The goal of automated feature generation is to liberate machine learning experts from the laborious task of manual feature generation, which is crucial for improving the learning performance of tabular data. The major challenge in automated feature generation is to efficiently and accurately identify useful features from a vast pool of candidate features. In this paper, we present OpenFE, an automated feature generation tool that provides competitive results against machine learning experts. OpenFE achieves efficiency and accuracy with two components: 1) a novel feature boosting method for accurately estimating the incremental performance of candidate features. 2) a feature-scoring framework for retrieving effective features from a large number of candidates through successive featurewise halving and feature importance attribution. Extensive experiments on seven benchmark datasets show that OpenFE outperforms existing baseline methods. We further evaluate OpenFE in two famous Kaggle competitions with thousands of data science teams participating. In one of the competitions, features generated by OpenFE with a simple baseline model can beat 99.3\% data science teams. In addition to the empirical results, we provide a theoretical perspective to show that feature generation is beneficial in a simple yet representative setting. The code is available at https://github.com/ZhangTP1996/OpenFE.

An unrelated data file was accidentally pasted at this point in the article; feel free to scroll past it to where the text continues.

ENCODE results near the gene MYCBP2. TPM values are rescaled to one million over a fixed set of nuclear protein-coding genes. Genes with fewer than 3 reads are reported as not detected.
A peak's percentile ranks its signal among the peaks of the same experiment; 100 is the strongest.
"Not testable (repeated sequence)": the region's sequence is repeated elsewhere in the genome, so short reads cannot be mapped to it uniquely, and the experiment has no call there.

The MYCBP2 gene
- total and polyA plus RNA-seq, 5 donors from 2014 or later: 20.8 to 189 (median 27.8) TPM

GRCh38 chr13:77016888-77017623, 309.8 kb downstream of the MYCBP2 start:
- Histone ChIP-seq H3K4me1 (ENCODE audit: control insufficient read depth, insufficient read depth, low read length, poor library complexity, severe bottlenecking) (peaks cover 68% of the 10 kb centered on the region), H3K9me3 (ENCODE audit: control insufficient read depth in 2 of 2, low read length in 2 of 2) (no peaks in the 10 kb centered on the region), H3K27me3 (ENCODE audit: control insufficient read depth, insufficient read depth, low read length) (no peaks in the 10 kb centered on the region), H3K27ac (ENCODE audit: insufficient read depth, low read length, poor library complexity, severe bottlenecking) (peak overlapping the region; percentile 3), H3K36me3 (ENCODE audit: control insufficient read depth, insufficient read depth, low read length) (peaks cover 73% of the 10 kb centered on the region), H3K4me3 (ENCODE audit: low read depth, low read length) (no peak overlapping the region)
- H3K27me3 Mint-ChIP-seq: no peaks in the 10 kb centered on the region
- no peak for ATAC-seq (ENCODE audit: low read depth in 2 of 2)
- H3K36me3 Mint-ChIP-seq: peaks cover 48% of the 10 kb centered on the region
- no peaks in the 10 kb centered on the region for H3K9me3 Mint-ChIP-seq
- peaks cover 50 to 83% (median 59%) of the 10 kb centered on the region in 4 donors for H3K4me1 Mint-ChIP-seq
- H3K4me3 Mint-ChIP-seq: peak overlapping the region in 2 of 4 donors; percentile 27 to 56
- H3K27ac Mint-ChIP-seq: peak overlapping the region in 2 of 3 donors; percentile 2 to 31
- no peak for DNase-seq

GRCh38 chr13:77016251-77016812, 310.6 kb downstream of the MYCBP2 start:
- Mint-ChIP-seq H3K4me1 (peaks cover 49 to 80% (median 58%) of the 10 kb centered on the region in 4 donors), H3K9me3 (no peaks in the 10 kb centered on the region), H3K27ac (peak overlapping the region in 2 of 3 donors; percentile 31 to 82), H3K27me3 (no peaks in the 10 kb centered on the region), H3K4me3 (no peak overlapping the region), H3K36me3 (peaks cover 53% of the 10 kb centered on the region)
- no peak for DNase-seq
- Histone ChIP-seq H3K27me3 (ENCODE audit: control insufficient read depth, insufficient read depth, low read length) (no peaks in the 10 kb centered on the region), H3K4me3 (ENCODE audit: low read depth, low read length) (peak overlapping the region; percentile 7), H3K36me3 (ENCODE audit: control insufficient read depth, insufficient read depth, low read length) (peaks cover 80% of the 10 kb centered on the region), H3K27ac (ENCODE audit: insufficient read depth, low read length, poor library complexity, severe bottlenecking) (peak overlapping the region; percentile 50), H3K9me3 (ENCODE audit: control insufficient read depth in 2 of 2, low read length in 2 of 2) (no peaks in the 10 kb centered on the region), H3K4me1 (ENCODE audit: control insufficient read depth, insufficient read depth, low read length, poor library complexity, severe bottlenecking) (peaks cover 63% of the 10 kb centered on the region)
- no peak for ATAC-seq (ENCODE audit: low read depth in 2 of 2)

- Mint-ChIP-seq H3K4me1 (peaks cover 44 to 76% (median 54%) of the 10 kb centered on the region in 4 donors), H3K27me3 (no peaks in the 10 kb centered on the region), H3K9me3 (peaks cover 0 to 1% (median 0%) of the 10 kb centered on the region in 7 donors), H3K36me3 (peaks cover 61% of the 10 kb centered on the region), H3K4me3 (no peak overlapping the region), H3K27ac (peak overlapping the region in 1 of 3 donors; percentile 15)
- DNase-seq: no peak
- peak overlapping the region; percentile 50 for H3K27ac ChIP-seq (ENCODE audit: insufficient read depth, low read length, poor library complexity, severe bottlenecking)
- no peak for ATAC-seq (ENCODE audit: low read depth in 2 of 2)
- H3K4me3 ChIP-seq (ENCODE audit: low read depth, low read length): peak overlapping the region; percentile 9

This paper presents a driver-specific risk recognition framework for autonomous vehicles that can extract inter-vehicle interactions. This extraction is carried out for urban driving scenarios in a driver-cognitive manner to improve the recognition accuracy of risky scenes. First, clustering analysis is applied to the operation data of drivers for learning the subjective assessment of risky scenes of different drivers and generating the corresponding risk label for each scene. Second, the graph representation model (GRM) is adopted to unify and construct the features of dynamic vehicles, inter-vehicle interactions and static traffic markings in real driving scenes into graphs. The driver-specific risk label provides ground truth to capture the risk evaluation criteria of different drivers. In addition, the graph model represents multiple features of the driving scenes. Therefore, the proposed framework can learn the risk-evaluating pattern of driving scenes of different drivers and establish driver-specific risk identifiers. Last, the performance of the proposed framework is evaluated via experiments conducted using real-world urban driving datasets collected by multiple drivers. The results show that the risks and their levels in real driving environments can be accurately recognized by the proposed framework.